1993 Shenandoah

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Review by Courtney

Developed and Published by Limit Break

Released on July 9th 2020

$12.99 on Nintendo switch

1993 Shenandoah is a game that I didn’t particularly think I’d have much of a connection with at first glance. Generally I’m not one for the smaller arcade shooter genre, and on the surface, I figured this would be another game that just wasn’t for me. There’s been a lot of attempts in recent years to recapture the nostalgia from old games, pixel graphics, the simplistic controls and music, and none of it really struck a chord with me.

Right away something felt a little unique about this game. The art style really spoke to me. It was like being eight years old and looking through my dad’s bookshelf at his sci fi novels. It felt so familiar. And while the gameplay overall still isn’t something I would probably buy for myself, it still held my attention in a way so many others like it hadn’t been able to do.

Upon researching the title, I realized perhaps why it was so different. 1993 isn’t just a cute addition to the title. Shenandoah isn’t pretending to be a trendy 90’s baby. It’s the real deal. This game began development back in 1992 by Krister Karlsson and three friends for the Commodore Amiga. But the group split and the game was never fully finished.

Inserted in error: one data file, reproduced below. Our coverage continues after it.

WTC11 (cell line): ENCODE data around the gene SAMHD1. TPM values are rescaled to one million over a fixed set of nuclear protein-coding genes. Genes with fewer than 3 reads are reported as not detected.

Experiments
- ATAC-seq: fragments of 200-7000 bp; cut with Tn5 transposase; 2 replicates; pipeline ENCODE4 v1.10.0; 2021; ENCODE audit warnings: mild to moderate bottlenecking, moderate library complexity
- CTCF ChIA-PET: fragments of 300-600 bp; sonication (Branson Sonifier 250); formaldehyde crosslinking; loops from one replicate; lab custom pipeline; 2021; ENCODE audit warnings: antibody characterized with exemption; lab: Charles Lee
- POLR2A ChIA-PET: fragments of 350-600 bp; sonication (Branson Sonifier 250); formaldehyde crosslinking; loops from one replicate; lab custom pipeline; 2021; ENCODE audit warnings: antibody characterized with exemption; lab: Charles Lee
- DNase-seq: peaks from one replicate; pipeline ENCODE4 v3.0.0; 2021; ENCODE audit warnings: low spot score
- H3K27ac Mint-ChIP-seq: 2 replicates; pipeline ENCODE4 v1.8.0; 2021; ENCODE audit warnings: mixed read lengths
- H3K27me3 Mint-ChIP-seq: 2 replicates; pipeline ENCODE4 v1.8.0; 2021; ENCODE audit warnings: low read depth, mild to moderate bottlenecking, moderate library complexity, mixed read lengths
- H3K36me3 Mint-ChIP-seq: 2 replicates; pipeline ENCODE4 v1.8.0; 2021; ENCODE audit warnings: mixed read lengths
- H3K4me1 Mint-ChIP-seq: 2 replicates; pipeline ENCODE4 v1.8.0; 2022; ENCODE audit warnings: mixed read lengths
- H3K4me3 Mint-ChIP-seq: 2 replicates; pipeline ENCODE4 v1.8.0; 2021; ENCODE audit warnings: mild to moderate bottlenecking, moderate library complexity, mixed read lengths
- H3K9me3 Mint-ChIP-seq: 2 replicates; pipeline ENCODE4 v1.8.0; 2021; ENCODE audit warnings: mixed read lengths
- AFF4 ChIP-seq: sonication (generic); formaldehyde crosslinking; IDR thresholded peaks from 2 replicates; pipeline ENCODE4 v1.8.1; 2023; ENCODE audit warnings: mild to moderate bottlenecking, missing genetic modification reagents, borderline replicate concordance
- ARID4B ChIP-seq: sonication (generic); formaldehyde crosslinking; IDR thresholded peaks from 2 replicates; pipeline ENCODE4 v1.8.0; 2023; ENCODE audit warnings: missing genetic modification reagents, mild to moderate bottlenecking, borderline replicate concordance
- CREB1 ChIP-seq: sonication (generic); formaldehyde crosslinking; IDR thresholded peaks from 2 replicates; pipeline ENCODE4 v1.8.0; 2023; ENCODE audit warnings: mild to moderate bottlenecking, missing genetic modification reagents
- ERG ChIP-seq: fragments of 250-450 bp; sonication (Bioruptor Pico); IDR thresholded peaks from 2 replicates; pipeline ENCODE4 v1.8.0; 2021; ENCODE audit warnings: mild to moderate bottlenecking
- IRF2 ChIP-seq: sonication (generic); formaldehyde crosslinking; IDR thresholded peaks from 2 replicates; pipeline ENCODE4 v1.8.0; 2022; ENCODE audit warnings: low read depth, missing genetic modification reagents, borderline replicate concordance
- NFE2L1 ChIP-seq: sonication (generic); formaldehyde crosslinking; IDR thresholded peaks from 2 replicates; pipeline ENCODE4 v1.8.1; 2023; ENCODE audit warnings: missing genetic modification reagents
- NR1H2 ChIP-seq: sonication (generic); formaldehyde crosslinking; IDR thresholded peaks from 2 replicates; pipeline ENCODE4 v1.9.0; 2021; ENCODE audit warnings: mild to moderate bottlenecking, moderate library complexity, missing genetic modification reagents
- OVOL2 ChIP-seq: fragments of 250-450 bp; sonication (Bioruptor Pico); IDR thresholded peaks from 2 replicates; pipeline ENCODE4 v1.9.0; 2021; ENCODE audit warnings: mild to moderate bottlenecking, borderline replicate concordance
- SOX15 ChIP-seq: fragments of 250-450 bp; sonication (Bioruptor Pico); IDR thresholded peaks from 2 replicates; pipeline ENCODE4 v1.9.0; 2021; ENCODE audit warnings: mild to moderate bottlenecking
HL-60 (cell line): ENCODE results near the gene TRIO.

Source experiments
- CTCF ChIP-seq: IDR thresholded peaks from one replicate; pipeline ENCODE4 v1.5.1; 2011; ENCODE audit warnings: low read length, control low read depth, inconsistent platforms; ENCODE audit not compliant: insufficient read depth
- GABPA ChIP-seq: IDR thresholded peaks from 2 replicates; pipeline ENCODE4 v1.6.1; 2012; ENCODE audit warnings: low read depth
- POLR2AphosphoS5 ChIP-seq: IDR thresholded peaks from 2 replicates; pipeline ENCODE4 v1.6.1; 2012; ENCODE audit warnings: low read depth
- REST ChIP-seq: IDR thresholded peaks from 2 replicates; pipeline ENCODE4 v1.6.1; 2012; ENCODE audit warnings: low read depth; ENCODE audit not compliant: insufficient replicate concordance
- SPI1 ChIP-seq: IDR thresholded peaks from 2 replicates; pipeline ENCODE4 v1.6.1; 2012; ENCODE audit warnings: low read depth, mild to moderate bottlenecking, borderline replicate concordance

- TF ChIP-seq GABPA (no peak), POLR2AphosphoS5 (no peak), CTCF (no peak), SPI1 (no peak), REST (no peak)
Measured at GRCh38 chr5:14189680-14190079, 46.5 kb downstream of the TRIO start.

Recently, Karlsson found the demo and decided to revisit the project. He and other developers came together to complete the title. The game truly is a relic.

This adds such a deeper level to the game for me, and I really think I might replay it with new eyes after this review is written. It brings a whole new appreciation for me. I can only imagine how Karlsson must feel, finally seeing this game become a reality after it being boxed away for so long.

The game itself is has fifteen stages, with many ships and upgrades to purchase. The game can also be played in co-op(up to four players), which I think is truly a fun addition. The game also offers plenty of boss battles, called sentinel battles in game. There’s a good bit of replayability here to unlock all the upgrades and ships as well.

The game is short but sweet, with the easiest difficulty probably being around an hour to beat all levels, but the game does offer higher difficulties for those wanting more of a challenge.

I think this game would truly interest someone who owned a Commodore Amiga back in the day, or is really looking to experience something similar. The game feels nostalgic in a way that many games try to capture and fail. If you’re looking for a game with intense challenge, this may not be something interesting for you. I think 1993 Shenandoah really is in need of a certain audience to truly appreciate it.

Overall, I think it is a fun game, with really neat sci fi visuals, and a fun little shooter. For these reasons, my rating is an 8/10.

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